Contact Cathy Redfern at credfern (at)

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i was in santa cruz last summer as a traveler. and i knew the reverend. i knew of all the shit that was happening back then, and it disturbs be to know its happening now. i signed on to scindymedia to see what was going on with pacific ave rules, and found that everything is still in deep shit. thanks for reporting even though it breaks my heart.

Paschal Update

Redfern of the Sentinel has not responded to phone calls requesting she balance her story with some facts, interview Paschal himself, or take a statement from homeless activists. Her story completely ignores the 4 cops-and-hosts brigade moving through downtown regularly intimidating musicians, homeless people, and youth.

Redfern dismissed and "explained" Paschal as a mental case. He has not, however, been 5150-ed to the Dominican Hospital psych ward in all his time here (to my knowledge). This would have been the likely case had he been a danger to himself, others, or gravely disabled--given his high-profile status on the mall and Sgt. Loran "Butchie" Baker's hard-on for him. Redfern's claim is libelous to him, disinformative to the community, and protective cover for police misconduct.

Street Spirit writer Becky Johnson has prepared a letter to the Sentinel, which has not yet seen print. She is also preparing an article for the May issue of Street Spirit and plans to visit Paschal on Monday April 21st.

The jail has not been responding to calls on its main number for the last few days (454-2420: just wait through all the messages to get a live person, if they answer at all). Today an Officer Clower would not give any information about Paschal's supposed extradition to New Hampshire, and initially would not give a court date, but after some prompting (that it was public information) said it was May 5th (either 8:30 am or 10 am).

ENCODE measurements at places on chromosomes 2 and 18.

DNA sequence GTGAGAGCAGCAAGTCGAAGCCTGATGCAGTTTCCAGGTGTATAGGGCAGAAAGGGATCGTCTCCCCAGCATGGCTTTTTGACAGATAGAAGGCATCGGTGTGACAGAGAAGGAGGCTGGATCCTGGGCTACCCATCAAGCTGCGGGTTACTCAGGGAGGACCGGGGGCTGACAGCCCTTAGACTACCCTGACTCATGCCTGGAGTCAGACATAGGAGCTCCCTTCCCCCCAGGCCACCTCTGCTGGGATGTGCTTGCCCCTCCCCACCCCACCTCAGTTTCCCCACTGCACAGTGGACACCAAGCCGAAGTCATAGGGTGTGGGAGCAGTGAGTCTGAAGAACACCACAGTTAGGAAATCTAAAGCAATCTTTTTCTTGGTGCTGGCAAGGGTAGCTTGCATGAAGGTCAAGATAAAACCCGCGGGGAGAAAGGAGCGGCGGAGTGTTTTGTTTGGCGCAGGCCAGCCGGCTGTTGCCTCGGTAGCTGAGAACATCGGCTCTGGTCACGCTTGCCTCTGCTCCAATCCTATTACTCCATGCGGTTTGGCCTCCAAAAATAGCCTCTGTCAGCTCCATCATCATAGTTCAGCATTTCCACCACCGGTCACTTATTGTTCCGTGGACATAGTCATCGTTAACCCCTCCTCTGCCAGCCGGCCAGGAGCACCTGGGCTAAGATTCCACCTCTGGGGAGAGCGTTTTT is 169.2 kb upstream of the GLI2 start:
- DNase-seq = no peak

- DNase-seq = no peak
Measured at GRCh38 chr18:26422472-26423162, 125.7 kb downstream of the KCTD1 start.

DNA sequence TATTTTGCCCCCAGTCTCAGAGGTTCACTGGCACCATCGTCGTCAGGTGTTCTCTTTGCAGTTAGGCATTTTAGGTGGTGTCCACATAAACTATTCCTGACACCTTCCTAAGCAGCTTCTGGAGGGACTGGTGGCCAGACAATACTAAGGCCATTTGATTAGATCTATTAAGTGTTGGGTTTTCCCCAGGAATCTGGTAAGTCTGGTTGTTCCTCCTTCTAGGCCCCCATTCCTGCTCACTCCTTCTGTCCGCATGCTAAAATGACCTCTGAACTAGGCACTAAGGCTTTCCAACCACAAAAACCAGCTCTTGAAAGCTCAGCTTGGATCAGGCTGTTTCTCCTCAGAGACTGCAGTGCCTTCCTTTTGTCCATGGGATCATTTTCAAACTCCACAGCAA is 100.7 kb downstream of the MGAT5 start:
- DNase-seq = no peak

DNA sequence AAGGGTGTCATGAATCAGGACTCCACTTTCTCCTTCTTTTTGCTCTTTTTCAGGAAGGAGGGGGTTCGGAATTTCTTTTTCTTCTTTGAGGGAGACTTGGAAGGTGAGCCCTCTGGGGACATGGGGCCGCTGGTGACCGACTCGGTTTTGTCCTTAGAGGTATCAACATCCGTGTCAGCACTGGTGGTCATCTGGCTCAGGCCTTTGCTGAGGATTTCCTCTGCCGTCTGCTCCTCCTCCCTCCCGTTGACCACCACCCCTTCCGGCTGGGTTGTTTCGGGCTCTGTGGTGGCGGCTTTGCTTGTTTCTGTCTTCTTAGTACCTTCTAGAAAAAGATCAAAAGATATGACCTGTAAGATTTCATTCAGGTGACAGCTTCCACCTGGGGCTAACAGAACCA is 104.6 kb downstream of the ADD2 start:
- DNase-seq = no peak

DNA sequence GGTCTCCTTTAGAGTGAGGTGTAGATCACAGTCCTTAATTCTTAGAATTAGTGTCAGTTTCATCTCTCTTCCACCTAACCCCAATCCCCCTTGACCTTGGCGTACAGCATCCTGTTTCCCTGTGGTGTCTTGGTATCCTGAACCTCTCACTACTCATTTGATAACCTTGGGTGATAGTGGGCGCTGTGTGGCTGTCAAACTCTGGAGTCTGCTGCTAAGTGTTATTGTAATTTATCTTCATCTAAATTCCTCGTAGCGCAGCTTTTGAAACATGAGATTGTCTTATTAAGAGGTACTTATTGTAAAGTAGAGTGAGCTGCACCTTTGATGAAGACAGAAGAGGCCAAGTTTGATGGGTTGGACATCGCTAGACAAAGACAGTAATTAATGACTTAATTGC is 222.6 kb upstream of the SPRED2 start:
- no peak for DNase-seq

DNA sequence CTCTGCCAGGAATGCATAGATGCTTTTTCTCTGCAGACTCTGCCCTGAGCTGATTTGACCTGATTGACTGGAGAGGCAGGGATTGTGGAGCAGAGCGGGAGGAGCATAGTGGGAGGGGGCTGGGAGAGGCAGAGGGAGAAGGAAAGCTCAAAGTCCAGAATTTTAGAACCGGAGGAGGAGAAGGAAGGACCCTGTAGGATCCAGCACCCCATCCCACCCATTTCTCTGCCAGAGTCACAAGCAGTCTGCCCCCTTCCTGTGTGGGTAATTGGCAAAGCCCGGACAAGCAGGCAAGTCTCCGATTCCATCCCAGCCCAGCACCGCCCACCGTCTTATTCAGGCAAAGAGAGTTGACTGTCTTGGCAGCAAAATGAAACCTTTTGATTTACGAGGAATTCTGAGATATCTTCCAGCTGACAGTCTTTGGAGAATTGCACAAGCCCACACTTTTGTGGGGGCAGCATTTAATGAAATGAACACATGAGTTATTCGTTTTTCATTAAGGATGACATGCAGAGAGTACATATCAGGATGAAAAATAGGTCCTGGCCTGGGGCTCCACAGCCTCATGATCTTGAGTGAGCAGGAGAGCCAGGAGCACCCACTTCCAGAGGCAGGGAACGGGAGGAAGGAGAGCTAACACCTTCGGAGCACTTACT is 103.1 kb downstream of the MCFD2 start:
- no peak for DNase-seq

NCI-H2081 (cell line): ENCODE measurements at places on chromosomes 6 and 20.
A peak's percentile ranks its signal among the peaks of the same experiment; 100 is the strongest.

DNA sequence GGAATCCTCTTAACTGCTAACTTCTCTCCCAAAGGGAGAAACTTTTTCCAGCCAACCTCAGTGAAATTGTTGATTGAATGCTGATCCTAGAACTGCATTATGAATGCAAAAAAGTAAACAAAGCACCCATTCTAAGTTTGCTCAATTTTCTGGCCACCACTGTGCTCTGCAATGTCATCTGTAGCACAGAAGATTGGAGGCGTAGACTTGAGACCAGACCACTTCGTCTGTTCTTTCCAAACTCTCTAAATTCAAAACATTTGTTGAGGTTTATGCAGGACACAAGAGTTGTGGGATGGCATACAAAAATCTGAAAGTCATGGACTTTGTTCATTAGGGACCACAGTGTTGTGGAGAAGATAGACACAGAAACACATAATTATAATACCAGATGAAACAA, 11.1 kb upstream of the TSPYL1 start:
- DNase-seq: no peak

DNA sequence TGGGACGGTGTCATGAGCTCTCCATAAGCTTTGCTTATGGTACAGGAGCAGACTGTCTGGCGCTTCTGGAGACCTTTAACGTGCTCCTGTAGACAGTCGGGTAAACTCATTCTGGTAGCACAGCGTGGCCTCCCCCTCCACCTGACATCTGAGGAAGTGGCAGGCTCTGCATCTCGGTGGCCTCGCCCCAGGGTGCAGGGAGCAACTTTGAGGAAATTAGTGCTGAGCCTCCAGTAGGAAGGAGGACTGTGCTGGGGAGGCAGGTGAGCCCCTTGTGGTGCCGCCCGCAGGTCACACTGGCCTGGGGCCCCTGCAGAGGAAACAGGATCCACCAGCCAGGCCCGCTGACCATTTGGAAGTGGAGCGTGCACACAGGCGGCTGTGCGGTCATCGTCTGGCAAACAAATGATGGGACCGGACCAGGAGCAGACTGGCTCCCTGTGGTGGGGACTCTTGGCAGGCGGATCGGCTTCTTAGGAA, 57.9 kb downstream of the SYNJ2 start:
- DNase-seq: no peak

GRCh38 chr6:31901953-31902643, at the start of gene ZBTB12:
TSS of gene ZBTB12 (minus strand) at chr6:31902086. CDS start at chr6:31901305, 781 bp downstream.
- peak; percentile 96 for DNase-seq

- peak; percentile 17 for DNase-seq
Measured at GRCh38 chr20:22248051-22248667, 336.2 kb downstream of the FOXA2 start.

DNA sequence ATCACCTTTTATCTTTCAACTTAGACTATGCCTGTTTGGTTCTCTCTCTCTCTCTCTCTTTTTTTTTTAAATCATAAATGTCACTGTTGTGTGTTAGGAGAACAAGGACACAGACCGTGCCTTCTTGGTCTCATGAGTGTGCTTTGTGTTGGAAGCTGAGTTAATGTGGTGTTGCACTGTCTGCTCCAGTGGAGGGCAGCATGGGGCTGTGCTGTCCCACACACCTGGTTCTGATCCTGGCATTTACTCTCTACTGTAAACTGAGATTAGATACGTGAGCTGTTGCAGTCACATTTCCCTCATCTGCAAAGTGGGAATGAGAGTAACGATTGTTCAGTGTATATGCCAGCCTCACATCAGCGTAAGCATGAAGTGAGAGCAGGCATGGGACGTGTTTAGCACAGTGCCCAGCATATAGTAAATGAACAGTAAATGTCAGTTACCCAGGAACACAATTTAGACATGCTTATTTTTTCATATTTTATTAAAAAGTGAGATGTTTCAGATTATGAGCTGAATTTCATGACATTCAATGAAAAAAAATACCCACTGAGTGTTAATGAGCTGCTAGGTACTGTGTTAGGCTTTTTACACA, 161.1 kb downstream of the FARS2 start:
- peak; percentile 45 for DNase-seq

Paschal reports he has also been the victim of racist hate-crime assaults on the mall. More important, police refused to cite those he accused of the violence (which was illegal behavior on their part under the citizens arrest law, until it was changed by the state legislature).

Instead, Paschal himself was arrested by Jackson's Shoes "No hackeysacking on the mall" petitioner Candi Jackson, who took offense that a satisfied patron gave (she charged Paschal with "panhandling within 3' of a person--an actual crime even if there's a voluntary exchange between two people who know each other under the Reilly-Kennedy Downtown Ordinances).

That charge and other local charges have disappeared "to facilitate" Paschal's New Hampshire extradition--which, I suppose, is a backhanded improvement from the usual "cite 'em to force 'em out of town, then bring 'em back on warrants" cruel stupidity.

Santa Cruz Metro Sara Phelan's stories about Paschal have reduced him to the status of a bit of comic color on the mall. Phelan knows better but has chosen to downplay the fact that Paschal experience is just one example of many involving Baker's crackdown on the poor downtown (which is part of the broader City Council/SCPD/Downtown Association/Redevelopment Agency gentrification effort).

Phelan's March 19-26 Metro article does mention that Lt. Patti Sapone (reportedly the anointed heir to Chief Steve Belcher if he ever retires) suggested Baker's use of the "no tarot without a permit" law may have been a little out there. Looks like she and he (she's his immediate superior) may have put their heads together and come up with a better harassment tactic to punish Paschal for reappearing with such regularity and determination.